Moms of boys are a chosen bunch. A mom can somehow just tell when her offspring is dangerously close to setting his long haired dachshund on fire, or when they've spilled paint thinner on the floor. These things are inherent in little boys but intuition is second nature to moms. Thank you, Lord for that.
I'm not sure where that instinct comes from... is it the physical connection formed from carrying him for nine months? No, adoptive moms also have it.
Maybe it's from the subtle shift in the Universe caused by his devious vibes? No. A universal shift is never subtle. Neither is a little boy.
Maybe it's the God given strength given to moms to pull their boys through this life to ensure their safety despite the things they try to constantly do to themselves. Yes, that is it. I'm sure of it.
See, my boy is away at camp this week. It's so quiet in this house that I can't breathe. I'm constantly on edge waiting for an explosion or inevitable thud, bang, pop, or boom to come from his room. Some moms revel in quiet moments like these; they drown themselves in the peace that comes with silence. Moms of boys typically know better. In my house, silence means you better check the white dog for blue sharpie streaks and bald spots. You better take the permanent black marker out of they boy's nose and live with the raccoon faced, dark nostril look til it wears off in a couple days. You better prepare to spend the afternoon scrubbing the contents of an entire bottle of pancake syrup off the couch and mini schnauzer. You better snake the plumbing for whatever has caused dookie to start backing up into your bathtub. You better not EVER leave your feminine products within reach. And whatever happens in that silence, NEVER, EVER fall asleep, for it is in those moments of slumber that your toddler will laugh at the spinning toilet roll as he puts one end of the tissue into the water and flushes repeatedly until the paper is gone and the bathroom becomes his own personal kiddie pool.
Somehow my boy has survived to teen years and though band-aids have reached into the thousands, the hospital visits have been minimal. Despite using a kitchen chair stacked on a rolling chair stacked on his bed to reach the ceiling. Despite the skateboarding and the four wheelers and the football and the back talk. Despite eating stuff that would kill a turkey buzzard. Yeah, my hair is graying and his guardian angel is probably constantly applying for a transfer. But my God is nodding His head with a smile and the great things in store for this young man. He is away growing in knowledge and love for the One who created Him to be the mischievous, funny, witty, good hearted person that he is.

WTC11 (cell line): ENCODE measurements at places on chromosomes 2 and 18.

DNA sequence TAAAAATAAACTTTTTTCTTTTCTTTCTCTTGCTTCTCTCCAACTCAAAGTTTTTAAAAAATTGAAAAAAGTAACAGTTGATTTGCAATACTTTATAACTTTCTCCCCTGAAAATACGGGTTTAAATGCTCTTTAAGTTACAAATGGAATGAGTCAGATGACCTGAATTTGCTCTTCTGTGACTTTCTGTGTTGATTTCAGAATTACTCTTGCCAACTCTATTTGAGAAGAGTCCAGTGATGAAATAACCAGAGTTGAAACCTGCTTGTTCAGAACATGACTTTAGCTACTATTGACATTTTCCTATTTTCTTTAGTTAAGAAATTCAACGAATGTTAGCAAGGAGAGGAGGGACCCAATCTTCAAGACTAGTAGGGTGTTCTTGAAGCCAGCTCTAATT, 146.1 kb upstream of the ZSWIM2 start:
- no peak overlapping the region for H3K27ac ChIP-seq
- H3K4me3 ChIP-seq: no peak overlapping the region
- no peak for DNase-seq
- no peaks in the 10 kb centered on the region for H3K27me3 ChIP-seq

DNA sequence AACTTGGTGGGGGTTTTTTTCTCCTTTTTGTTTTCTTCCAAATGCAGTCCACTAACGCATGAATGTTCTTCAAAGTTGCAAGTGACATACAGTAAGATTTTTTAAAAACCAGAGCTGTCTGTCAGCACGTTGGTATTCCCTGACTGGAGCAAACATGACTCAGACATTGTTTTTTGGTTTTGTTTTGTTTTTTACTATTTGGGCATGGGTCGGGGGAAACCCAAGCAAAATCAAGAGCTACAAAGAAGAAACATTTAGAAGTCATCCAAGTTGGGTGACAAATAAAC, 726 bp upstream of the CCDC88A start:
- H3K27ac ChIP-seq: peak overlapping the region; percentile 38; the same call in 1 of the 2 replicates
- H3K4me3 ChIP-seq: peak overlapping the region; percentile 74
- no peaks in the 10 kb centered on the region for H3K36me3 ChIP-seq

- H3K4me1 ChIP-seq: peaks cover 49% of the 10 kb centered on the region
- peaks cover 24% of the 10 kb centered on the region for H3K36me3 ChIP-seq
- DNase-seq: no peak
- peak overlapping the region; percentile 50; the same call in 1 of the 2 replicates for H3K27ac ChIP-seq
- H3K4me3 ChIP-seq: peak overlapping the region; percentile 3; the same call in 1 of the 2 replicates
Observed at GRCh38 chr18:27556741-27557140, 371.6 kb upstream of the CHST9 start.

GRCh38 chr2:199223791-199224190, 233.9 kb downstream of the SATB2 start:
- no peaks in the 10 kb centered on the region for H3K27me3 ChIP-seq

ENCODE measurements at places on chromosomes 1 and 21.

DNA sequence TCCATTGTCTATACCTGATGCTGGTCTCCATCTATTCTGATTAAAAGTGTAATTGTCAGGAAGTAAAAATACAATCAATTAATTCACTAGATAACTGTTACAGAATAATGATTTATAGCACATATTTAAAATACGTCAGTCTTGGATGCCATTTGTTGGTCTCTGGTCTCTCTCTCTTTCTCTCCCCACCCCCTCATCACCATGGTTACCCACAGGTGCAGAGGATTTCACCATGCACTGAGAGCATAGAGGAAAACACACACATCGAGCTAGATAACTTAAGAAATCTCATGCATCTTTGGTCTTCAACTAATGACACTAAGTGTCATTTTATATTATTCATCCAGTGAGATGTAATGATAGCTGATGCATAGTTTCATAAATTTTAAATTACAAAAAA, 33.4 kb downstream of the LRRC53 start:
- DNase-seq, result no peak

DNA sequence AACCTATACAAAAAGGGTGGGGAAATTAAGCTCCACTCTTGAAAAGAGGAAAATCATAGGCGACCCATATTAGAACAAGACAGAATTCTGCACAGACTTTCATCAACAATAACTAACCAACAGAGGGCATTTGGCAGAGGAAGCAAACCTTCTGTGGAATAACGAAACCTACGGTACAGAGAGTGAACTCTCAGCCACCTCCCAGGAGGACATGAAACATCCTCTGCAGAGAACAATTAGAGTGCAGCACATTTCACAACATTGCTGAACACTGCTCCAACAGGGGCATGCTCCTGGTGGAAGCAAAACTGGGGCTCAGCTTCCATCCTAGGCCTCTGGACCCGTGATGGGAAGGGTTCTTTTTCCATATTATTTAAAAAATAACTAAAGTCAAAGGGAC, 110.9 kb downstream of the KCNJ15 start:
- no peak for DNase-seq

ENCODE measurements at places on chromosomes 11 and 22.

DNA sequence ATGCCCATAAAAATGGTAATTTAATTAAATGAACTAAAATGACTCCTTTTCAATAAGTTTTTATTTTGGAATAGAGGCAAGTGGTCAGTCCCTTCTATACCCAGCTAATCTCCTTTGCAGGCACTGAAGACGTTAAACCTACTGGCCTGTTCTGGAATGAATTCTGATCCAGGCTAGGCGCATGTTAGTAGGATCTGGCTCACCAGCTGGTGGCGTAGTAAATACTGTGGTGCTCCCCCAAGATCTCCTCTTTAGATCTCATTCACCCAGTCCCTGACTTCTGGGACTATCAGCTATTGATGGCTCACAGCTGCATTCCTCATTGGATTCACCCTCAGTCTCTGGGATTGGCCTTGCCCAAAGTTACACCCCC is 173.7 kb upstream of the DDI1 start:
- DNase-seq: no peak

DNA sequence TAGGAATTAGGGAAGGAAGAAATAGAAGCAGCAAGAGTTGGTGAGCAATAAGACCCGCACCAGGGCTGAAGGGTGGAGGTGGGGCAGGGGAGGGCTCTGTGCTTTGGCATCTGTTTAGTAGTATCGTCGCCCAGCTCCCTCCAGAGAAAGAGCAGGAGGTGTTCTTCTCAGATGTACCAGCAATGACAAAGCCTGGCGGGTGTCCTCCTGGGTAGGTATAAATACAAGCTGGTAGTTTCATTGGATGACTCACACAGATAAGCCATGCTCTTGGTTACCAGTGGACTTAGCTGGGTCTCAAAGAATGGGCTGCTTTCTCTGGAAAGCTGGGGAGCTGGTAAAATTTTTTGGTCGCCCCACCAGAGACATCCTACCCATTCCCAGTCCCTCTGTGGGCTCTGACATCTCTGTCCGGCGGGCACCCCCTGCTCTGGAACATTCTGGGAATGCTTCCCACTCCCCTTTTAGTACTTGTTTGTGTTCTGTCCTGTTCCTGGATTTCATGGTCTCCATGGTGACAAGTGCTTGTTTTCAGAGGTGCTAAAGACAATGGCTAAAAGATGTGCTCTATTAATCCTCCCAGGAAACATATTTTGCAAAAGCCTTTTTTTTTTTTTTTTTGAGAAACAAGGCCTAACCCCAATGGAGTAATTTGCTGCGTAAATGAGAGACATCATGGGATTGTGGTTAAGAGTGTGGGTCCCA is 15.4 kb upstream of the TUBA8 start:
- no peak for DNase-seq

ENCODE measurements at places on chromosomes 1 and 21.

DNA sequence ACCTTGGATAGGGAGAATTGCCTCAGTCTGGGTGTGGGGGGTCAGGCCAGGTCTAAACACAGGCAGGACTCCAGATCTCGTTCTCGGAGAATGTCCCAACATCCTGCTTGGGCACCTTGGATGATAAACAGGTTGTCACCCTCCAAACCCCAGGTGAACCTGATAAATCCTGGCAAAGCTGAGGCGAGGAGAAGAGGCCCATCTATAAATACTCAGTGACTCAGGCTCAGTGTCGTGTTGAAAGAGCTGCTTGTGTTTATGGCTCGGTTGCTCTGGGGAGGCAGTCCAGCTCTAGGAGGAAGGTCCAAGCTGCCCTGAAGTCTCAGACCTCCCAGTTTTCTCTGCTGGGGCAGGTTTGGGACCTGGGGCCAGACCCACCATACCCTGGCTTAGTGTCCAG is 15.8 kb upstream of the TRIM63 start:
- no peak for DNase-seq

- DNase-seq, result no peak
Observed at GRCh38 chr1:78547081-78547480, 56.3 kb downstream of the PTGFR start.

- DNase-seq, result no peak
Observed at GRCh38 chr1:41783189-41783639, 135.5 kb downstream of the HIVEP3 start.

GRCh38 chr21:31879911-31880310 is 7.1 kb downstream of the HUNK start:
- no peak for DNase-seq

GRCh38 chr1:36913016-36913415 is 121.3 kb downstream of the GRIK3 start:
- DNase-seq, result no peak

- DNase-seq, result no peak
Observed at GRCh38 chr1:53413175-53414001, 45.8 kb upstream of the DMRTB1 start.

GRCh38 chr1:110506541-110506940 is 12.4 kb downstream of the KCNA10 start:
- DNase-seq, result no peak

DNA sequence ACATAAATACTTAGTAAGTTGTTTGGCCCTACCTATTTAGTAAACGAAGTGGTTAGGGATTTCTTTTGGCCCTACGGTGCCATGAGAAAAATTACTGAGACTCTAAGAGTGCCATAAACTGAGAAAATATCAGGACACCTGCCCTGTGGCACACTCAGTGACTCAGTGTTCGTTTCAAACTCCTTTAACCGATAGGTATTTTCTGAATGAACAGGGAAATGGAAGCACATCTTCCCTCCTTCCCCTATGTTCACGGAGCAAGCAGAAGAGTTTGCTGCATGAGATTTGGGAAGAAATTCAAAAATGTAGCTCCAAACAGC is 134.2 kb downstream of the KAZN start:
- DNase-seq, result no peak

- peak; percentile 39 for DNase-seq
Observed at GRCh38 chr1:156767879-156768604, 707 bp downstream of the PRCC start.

Moms of boys, listen to that voice that makes you drop your mascara brush in mid application. Listen to it when it says, "Your son is using a match as a flashlight to see what is clunking around in the gas can..." or "Your son is carrying a machete and a loaf of bread out the door, you might wanna go check on that..."
I'm listening to the voice in the silence right now. Because very soon the silence will be deafening as he goes out into a lost world to make his own way. Those crazy messes and near misses will be memories that will have strengthened my prayer life. He will use every fiber of what makes him "Drew" by the blueprint of his Savior's design to navigate what lies ahead. He has been sealed. He has been saved. And until the end of my dying breath he will be prayed for. In this quietness I can't thank my God enough for the privilege of being Drew's mama.
Amanda Williams is a forty-year old wife and mother of two who can still swing her pony tail and display just a tad of sass. She is also a Jesus loving girl who realizes she is nothing without the One who saved her. Amanda has two degrees specializing in serving students with special needs and is currently working in the field of Leadership Development. She is a Christian author, speaker, blogger, and publisher who loves serving beside her husband at her local place of worship, First Baptist Church of Ocala.